United States District Court, M.D. Pennsylvania
M. MUNLEY JUDGE
the court for disposition is Magistrate Judge Gerald B.
Cohn's report and recommendation (hereinafter
“R&R”). (Doc. 22). The R&R proposes
denying Plaintiff Dwayne Granton's (hereinafter
“plaintiff” or “claimant”) appeal of
Defendant Social Security Administration's (hereinafter
“SSA”) decision denying his application for
supplemental security income (hereinafter
“SSI”). Plaintiff filed objections to the R&R
(Doc. 23), and they are ripe for disposition.
August 1, 2011, plaintiff filed a protective
application for SSI due to bipolar, anxiety disorder,
panic disorder, depression, and a learning disorder. (Doc.
10, Admin. Record (hereinafter “R.”) at 34;
250-58; 321).Originally, plaintiff alleged that his
disability began on July 1, 2011. (R. at 250). He later
amended his disability onset date to October 28, 2011. (R. at
211). On January 5, 2012, the SSA denied plaintiff's
application. (R. at 113-17). Plaintiff then filed a request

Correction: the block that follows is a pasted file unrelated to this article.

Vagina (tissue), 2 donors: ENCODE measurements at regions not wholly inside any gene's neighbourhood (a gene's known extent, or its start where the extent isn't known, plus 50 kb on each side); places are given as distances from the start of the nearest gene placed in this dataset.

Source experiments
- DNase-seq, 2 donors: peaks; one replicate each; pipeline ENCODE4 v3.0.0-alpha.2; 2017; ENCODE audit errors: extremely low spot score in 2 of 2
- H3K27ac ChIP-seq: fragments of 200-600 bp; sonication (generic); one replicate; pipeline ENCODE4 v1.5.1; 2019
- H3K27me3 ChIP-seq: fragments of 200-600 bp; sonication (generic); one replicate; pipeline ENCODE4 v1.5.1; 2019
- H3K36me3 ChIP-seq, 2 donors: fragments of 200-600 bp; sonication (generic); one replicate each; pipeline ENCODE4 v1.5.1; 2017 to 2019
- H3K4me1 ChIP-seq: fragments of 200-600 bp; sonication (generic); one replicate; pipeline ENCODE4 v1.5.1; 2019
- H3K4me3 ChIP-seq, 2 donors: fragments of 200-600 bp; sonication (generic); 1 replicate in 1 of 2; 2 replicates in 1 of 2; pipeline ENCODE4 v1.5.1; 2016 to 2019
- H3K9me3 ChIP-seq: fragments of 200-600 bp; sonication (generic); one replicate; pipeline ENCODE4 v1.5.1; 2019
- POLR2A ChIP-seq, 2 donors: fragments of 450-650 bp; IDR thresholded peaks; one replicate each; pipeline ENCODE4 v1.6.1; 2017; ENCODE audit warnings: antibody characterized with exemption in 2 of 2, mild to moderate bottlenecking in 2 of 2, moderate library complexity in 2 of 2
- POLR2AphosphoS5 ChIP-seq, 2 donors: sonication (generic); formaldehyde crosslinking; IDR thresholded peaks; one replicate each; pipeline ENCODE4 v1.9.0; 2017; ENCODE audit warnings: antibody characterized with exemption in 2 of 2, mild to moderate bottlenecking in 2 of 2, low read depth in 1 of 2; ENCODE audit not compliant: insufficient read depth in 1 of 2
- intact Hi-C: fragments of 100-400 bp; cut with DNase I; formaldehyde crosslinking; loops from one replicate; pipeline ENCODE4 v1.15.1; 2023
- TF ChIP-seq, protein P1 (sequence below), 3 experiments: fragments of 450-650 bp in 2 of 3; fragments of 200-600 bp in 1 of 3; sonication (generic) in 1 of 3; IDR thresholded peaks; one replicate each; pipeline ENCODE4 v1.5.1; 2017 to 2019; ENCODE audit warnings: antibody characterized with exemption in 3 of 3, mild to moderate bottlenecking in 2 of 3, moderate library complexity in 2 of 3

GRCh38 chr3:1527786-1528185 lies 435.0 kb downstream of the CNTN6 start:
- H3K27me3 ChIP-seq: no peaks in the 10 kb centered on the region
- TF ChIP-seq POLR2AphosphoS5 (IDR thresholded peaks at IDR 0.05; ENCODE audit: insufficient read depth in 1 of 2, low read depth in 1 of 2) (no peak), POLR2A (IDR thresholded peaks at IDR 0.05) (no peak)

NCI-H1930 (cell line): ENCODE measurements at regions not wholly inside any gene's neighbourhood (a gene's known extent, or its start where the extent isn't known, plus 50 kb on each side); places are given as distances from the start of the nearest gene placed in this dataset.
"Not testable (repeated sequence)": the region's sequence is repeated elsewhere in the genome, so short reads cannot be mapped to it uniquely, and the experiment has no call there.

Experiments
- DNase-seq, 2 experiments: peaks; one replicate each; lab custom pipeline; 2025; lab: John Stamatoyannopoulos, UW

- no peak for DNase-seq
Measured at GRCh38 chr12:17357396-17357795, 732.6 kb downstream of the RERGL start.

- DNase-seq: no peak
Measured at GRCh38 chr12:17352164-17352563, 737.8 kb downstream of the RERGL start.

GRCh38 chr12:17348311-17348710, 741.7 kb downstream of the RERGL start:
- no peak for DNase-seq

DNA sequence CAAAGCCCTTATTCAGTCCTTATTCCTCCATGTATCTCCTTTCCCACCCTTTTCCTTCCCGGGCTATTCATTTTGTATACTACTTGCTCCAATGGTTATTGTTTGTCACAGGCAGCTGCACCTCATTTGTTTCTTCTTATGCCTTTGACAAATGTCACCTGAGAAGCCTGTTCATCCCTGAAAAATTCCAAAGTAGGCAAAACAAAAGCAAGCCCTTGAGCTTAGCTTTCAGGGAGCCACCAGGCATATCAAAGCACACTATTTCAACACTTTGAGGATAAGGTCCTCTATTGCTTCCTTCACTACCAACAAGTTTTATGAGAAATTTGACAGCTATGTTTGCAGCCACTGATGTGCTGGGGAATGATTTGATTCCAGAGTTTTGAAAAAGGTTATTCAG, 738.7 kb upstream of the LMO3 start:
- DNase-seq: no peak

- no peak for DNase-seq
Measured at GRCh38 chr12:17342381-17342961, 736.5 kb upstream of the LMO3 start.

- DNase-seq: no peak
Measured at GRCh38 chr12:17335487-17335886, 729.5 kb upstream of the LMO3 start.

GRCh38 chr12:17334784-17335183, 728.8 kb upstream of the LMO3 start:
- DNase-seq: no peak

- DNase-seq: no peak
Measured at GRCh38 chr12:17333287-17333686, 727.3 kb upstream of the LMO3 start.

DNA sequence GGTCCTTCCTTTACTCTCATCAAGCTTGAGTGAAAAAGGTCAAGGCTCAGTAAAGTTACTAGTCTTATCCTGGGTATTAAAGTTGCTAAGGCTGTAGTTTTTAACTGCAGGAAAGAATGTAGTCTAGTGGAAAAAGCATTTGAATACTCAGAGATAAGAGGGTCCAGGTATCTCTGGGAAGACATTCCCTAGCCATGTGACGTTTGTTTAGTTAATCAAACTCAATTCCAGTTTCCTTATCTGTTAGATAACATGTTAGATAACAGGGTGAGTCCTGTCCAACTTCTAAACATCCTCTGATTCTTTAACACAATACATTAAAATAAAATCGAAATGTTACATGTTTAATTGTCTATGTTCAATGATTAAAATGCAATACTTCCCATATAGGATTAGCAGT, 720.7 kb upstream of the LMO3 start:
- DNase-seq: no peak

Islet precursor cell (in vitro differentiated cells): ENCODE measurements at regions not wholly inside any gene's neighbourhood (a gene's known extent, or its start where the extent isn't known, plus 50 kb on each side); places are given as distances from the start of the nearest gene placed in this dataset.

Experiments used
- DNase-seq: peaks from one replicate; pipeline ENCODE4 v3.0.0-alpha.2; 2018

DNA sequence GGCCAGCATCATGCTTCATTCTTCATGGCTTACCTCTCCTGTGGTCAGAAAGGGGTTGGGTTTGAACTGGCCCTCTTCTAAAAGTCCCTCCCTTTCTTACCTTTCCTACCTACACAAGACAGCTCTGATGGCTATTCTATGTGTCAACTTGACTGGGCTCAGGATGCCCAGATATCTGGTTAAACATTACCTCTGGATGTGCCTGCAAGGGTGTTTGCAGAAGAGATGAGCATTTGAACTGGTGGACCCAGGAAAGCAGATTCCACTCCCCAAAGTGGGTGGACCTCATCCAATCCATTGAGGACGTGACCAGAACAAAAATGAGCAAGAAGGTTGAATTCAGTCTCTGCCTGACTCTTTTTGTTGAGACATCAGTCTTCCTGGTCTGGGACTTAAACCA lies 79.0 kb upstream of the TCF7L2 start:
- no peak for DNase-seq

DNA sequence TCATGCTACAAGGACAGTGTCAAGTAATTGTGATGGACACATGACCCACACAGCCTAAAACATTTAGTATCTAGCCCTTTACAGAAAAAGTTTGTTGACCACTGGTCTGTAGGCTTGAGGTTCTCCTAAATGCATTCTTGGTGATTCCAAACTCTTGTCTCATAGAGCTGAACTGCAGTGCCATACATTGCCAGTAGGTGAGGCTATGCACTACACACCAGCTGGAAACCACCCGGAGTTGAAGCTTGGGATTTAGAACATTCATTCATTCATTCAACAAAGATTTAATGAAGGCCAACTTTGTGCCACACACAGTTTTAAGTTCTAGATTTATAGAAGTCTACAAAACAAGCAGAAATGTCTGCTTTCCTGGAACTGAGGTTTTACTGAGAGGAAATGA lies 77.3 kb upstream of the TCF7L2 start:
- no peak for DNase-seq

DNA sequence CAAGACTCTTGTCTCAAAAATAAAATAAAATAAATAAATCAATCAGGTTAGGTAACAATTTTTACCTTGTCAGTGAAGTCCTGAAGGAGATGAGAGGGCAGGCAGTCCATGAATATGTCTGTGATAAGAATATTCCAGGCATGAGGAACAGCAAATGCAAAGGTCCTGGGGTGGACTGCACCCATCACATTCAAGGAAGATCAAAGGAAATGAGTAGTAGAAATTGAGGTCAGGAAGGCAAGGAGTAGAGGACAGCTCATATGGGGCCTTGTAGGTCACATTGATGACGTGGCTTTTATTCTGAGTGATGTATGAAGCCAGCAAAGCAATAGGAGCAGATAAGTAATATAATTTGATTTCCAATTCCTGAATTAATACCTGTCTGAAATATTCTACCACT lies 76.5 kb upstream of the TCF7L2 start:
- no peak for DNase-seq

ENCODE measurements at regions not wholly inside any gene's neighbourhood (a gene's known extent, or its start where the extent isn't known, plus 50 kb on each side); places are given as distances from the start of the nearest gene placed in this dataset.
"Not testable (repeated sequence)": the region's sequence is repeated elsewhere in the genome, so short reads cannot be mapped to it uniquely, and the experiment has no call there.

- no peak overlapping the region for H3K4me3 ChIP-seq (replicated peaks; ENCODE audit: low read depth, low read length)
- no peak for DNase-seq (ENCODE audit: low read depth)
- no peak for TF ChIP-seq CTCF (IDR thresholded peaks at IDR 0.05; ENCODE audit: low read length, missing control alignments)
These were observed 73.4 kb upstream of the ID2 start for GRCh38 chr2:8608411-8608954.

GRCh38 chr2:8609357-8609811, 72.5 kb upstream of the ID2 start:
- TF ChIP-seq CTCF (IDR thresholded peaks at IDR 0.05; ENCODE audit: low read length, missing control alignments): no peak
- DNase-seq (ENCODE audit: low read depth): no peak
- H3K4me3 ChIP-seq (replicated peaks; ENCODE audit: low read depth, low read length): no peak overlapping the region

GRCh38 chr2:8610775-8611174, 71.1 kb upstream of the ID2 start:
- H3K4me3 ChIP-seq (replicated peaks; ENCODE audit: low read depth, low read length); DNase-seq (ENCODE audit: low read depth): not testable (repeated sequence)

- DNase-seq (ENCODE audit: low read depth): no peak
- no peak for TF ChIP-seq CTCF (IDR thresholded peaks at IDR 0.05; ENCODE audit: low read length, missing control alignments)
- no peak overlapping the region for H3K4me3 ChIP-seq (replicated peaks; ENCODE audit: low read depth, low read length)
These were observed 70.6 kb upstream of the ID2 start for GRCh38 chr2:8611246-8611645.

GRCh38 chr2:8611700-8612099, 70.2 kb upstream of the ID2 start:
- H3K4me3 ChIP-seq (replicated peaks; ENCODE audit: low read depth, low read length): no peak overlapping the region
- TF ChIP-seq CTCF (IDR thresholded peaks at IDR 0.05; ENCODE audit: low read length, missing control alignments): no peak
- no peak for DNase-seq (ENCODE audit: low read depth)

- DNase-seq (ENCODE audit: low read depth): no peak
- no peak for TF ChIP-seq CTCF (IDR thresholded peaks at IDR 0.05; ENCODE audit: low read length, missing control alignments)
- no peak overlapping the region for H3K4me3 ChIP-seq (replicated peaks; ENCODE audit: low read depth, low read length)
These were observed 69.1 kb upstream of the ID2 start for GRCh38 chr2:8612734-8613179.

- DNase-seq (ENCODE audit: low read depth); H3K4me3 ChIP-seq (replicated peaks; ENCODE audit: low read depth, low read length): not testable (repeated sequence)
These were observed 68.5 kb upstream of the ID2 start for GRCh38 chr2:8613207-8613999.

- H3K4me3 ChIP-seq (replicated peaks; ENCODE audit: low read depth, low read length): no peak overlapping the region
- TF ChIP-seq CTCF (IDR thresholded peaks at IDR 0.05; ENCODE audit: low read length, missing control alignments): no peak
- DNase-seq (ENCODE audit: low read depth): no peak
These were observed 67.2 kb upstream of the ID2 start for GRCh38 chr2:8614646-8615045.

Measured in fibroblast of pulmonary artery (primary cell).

for a hearing before an administrative law judge (hereinafter
“ALJ”). (R. at 121-23).
held hearings on May 2, 2013, and November 20, 2013.
Plaintiff testified via telephone that he was born June 3,
1977, and obtained a GED in 1997. (R. at 37, 41). He worked
as a cleaner for Imperial Commercial Cleaning. (R. at 40,
43). Since July of 2011, he worked sporadically for Labor
Group, Performance Group, and Stop and Shop. (R. at 44,
54-55). Plaintiff has been incarcerated at least three times
for convictions of robbery, weapons possession, and retail
left. (R. at 37-39).
mentioned above, plaintiff has alleged a disability onset
date of October 28, 2011, for mental health issues. (R. at
211). Plaintiff testified that he received no inpatient
hospitalization for mental health limitations since October
of 2011. (R. at 45). Additionally, he received no intensive
outpatient treatment for mental health. (R. at 45-46).
Plaintiff also testified, however, that he lived in a mental
health unit while incarcerated because he is unhappy, sad,
not functioning, and endures panic attacks. (R. at 62-64).
Plaintiff testified he is unable to work because he
“was told in a work environment that [he] was not able
to keep up and perform the work properly . . . .” (R.
at 53). Stated differently, he testified that his supervisors